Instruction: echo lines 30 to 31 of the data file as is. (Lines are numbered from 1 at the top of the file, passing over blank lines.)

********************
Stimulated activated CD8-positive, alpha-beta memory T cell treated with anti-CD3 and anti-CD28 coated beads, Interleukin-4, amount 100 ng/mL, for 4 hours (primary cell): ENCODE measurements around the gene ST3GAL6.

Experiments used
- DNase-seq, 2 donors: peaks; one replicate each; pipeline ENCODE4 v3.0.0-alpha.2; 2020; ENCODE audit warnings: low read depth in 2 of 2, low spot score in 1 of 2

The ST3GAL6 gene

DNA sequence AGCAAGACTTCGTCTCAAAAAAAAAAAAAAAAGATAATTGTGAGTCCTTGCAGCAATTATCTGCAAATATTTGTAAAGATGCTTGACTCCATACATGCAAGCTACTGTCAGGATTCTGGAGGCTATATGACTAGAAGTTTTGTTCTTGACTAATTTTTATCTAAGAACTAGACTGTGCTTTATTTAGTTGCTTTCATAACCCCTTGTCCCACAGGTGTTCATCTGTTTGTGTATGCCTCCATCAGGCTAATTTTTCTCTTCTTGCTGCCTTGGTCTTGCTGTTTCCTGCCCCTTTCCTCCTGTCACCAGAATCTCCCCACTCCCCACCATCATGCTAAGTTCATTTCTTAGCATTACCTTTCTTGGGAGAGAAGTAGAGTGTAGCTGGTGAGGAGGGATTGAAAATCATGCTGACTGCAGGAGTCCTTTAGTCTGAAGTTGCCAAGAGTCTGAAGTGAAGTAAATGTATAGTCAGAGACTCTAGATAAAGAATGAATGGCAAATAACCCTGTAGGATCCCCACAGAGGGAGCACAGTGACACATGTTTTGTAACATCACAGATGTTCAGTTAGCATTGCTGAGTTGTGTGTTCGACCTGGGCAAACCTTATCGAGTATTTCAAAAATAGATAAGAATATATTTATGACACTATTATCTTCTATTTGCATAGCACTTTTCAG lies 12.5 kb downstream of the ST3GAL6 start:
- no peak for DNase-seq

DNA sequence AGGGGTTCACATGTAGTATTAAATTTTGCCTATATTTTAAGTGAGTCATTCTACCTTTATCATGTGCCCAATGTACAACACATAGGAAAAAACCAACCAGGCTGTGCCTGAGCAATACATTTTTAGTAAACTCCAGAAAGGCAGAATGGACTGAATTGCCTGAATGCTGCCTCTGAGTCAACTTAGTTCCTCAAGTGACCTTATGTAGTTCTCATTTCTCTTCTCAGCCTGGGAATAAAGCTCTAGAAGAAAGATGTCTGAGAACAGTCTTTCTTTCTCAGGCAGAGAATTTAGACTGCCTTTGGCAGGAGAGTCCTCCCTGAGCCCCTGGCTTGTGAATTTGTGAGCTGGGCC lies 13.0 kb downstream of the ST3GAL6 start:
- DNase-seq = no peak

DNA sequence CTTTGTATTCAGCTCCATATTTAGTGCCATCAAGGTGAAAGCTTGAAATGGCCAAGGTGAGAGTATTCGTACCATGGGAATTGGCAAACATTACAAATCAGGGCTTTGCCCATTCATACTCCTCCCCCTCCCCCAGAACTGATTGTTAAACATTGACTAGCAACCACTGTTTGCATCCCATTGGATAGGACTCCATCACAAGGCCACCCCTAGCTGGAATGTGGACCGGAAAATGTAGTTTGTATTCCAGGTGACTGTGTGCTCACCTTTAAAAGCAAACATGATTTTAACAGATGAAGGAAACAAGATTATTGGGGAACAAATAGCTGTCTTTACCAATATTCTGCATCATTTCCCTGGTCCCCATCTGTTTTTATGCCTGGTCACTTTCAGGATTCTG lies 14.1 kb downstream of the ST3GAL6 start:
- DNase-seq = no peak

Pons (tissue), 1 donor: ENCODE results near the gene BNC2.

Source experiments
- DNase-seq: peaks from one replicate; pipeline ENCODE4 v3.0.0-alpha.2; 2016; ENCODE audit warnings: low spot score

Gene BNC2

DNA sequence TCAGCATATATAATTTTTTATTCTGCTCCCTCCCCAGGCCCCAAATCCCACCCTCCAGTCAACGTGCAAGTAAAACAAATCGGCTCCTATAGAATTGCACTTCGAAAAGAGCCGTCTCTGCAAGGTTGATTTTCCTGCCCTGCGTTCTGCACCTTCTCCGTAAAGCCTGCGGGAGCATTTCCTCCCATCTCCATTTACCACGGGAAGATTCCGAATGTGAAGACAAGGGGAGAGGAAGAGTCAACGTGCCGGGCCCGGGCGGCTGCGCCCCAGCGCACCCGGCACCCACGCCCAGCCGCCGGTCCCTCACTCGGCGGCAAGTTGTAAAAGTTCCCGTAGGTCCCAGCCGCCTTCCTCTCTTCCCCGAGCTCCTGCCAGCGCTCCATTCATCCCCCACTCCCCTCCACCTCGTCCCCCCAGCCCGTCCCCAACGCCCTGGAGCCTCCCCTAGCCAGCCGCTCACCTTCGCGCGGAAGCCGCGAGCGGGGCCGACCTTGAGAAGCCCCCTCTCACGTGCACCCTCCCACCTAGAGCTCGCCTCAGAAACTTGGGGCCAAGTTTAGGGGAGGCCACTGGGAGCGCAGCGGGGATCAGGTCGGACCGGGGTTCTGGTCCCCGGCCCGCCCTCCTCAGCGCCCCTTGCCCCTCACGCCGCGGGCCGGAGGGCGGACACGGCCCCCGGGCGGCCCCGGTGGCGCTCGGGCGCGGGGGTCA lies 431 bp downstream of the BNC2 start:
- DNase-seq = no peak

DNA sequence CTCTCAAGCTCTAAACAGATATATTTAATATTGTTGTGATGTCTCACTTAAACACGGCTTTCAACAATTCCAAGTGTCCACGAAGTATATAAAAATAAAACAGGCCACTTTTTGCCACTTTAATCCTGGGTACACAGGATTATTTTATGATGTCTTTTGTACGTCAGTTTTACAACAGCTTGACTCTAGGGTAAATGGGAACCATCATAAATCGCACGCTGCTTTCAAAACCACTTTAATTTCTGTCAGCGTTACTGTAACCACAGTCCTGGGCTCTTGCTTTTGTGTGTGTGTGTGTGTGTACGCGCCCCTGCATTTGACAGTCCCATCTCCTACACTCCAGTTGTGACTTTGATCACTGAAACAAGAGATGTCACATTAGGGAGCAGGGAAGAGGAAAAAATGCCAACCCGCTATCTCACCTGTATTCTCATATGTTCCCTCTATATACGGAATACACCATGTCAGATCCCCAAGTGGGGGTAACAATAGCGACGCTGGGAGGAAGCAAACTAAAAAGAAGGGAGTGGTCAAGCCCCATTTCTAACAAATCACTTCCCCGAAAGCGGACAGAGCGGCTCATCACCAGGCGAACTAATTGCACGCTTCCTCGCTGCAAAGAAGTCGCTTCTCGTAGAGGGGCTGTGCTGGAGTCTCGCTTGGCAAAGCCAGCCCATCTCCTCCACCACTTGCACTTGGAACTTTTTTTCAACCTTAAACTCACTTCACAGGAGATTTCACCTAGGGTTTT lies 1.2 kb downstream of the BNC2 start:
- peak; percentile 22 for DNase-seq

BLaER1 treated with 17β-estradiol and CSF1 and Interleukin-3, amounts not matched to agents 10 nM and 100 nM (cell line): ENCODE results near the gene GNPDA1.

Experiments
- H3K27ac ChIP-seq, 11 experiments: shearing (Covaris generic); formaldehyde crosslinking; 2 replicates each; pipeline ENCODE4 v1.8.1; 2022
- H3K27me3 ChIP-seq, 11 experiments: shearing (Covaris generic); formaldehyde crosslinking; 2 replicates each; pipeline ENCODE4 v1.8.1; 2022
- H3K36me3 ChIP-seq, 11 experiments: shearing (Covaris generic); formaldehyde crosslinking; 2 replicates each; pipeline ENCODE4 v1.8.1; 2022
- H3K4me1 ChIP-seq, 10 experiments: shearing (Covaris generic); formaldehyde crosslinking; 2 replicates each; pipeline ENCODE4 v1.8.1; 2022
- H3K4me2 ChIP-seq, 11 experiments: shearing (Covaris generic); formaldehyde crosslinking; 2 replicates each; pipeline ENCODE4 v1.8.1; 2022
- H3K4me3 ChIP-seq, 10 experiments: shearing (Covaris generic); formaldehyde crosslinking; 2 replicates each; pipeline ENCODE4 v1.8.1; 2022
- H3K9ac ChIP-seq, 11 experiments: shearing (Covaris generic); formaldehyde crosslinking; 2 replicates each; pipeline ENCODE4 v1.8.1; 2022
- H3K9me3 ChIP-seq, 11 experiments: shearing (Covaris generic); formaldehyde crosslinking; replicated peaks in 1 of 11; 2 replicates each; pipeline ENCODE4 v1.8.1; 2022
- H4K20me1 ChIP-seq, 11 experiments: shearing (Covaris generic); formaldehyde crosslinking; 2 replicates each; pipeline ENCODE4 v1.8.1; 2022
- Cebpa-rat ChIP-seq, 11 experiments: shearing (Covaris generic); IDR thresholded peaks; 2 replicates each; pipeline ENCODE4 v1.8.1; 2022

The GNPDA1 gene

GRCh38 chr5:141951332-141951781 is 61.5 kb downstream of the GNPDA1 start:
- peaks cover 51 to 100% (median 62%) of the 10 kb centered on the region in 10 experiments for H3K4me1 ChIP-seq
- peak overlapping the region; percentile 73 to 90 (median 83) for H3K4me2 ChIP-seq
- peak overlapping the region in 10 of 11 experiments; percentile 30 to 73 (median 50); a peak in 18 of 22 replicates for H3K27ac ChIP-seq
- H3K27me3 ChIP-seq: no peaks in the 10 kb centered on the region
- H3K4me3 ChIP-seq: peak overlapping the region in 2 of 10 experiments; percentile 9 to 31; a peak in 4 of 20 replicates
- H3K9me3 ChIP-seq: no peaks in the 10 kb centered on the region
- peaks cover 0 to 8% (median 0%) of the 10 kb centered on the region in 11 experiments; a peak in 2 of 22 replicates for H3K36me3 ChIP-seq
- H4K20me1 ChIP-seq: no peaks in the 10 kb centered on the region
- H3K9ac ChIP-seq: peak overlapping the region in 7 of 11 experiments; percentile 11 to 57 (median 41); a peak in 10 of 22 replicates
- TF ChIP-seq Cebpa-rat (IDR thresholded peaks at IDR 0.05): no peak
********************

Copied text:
- Cebpa-rat ChIP-seq, 11 experiments: shearing (Covaris generic); IDR thresholded peaks; 2 replicates each; pipeline ENCODE4 v1.8.1; 2022

The GNPDA1 gene